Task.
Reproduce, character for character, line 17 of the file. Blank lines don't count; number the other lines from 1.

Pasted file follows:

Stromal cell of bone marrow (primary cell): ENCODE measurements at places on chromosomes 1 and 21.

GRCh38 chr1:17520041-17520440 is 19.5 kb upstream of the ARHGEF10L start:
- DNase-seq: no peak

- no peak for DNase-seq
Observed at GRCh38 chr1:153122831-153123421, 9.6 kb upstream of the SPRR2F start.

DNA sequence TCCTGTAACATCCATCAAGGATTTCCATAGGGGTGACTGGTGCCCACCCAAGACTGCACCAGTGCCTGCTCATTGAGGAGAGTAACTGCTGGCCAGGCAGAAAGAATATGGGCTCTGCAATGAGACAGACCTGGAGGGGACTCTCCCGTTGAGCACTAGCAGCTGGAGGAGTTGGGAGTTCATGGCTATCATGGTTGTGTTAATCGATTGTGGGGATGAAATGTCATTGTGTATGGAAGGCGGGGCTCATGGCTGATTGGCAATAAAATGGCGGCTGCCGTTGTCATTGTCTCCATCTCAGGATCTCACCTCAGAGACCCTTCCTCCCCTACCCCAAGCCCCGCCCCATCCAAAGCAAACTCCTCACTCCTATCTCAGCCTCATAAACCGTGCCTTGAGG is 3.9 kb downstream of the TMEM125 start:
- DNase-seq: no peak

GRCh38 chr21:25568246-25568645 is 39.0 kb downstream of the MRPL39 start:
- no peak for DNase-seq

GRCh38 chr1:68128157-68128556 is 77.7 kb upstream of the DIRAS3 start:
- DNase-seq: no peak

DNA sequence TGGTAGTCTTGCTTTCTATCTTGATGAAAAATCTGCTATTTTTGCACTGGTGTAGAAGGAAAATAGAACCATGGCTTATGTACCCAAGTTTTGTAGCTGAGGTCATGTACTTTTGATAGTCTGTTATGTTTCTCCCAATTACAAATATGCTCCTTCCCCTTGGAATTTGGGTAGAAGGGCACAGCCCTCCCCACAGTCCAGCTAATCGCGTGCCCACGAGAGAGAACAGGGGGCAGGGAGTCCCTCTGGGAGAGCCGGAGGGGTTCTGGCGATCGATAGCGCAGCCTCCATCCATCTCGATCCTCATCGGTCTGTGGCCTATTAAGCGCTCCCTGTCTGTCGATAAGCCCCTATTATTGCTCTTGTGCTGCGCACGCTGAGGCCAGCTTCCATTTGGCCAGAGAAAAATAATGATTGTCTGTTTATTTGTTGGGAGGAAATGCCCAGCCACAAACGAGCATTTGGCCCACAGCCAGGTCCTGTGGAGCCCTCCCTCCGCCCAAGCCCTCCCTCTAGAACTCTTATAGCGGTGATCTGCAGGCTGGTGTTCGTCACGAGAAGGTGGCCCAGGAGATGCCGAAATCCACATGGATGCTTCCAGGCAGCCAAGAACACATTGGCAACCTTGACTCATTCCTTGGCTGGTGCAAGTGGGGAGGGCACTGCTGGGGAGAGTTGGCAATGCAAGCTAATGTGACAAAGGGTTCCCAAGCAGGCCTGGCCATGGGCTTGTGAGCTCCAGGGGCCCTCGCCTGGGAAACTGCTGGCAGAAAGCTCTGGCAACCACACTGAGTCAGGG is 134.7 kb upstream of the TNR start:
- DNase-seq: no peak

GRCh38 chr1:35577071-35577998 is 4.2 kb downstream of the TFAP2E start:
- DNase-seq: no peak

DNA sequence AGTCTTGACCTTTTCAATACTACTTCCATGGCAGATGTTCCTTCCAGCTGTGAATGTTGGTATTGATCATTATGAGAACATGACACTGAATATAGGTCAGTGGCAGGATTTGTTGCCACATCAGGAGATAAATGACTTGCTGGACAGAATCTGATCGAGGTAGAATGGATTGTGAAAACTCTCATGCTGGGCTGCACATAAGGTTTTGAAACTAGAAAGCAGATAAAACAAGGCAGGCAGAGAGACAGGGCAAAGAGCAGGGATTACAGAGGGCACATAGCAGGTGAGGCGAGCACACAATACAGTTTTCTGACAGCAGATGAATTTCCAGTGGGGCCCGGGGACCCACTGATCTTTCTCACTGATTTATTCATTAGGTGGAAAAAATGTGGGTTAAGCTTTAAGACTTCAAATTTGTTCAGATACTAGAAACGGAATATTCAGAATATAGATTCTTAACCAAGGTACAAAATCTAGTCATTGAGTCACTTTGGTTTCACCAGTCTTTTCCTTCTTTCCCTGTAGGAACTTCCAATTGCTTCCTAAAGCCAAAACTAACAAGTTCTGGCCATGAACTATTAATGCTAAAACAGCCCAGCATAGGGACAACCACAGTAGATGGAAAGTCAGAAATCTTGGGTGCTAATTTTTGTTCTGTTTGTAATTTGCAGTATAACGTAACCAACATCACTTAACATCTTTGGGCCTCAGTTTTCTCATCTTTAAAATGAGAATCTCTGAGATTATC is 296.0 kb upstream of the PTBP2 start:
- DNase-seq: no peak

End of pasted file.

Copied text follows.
- DNase-seq: no peak